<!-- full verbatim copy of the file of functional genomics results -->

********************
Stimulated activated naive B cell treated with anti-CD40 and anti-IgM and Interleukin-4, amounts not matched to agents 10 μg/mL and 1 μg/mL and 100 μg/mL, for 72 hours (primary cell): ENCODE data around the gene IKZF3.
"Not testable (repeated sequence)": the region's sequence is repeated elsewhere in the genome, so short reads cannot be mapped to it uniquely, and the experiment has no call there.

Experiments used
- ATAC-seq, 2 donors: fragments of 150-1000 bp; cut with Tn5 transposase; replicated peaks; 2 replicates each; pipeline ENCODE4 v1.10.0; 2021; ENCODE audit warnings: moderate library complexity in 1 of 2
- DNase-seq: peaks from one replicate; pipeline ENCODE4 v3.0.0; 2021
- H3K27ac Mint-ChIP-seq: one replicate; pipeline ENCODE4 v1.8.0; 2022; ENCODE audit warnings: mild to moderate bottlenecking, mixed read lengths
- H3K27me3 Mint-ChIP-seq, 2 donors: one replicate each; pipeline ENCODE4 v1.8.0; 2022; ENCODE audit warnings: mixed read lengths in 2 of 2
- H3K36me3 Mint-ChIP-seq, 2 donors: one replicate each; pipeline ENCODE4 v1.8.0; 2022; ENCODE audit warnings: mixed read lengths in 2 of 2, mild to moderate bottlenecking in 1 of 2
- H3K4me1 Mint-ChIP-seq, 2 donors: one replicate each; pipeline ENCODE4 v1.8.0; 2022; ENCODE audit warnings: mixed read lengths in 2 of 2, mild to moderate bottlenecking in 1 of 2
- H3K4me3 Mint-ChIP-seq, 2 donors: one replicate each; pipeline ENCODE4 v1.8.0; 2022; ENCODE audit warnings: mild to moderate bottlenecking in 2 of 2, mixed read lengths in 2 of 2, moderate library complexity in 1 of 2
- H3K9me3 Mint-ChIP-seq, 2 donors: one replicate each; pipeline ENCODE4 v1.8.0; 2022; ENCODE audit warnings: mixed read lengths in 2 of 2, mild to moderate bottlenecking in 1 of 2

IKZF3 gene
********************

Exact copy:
Stimulated activated naive B cell treated with anti-CD40 and anti-IgM and Interleukin-4, amounts not matched to agents 10 μg/mL and 1 μg/mL and 100 μg/mL, for 72 hours (primary cell): ENCODE data around the gene IKZF3.
"Not testable (repeated sequence)": the region's sequence is repeated elsewhere in the genome, so short reads cannot be mapped to it uniquely, and the experiment has no call there.

Experiments used
- ATAC-seq, 2 donors: fragments of 150-1000 bp; cut with Tn5 transposase; replicated peaks; 2 replicates each; pipeline ENCODE4 v1.10.0; 2021; ENCODE audit warnings: moderate library complexity in 1 of 2
- DNase-seq: peaks from one replicate; pipeline ENCODE4 v3.0.0; 2021
- H3K27ac Mint-ChIP-seq: one replicate; pipeline ENCODE4 v1.8.0; 2022; ENCODE audit warnings: mild to moderate bottlenecking, mixed read lengths
- H3K27me3 Mint-ChIP-seq, 2 donors: one replicate each; pipeline ENCODE4 v1.8.0; 2022; ENCODE audit warnings: mixed read lengths in 2 of 2
- H3K36me3 Mint-ChIP-seq, 2 donors: one replicate each; pipeline ENCODE4 v1.8.0; 2022; ENCODE audit warnings: mixed read lengths in 2 of 2, mild to moderate bottlenecking in 1 of 2
- H3K4me1 Mint-ChIP-seq, 2 donors: one replicate each; pipeline ENCODE4 v1.8.0; 2022; ENCODE audit warnings: mixed read lengths in 2 of 2, mild to moderate bottlenecking in 1 of 2
- H3K4me3 Mint-ChIP-seq, 2 donors: one replicate each; pipeline ENCODE4 v1.8.0; 2022; ENCODE audit warnings: mild to moderate bottlenecking in 2 of 2, mixed read lengths in 2 of 2, moderate library complexity in 1 of 2
- H3K9me3 Mint-ChIP-seq, 2 donors: one replicate each; pipeline ENCODE4 v1.8.0; 2022; ENCODE audit warnings: mixed read lengths in 2 of 2, mild to moderate bottlenecking in 1 of 2

IKZF3 gene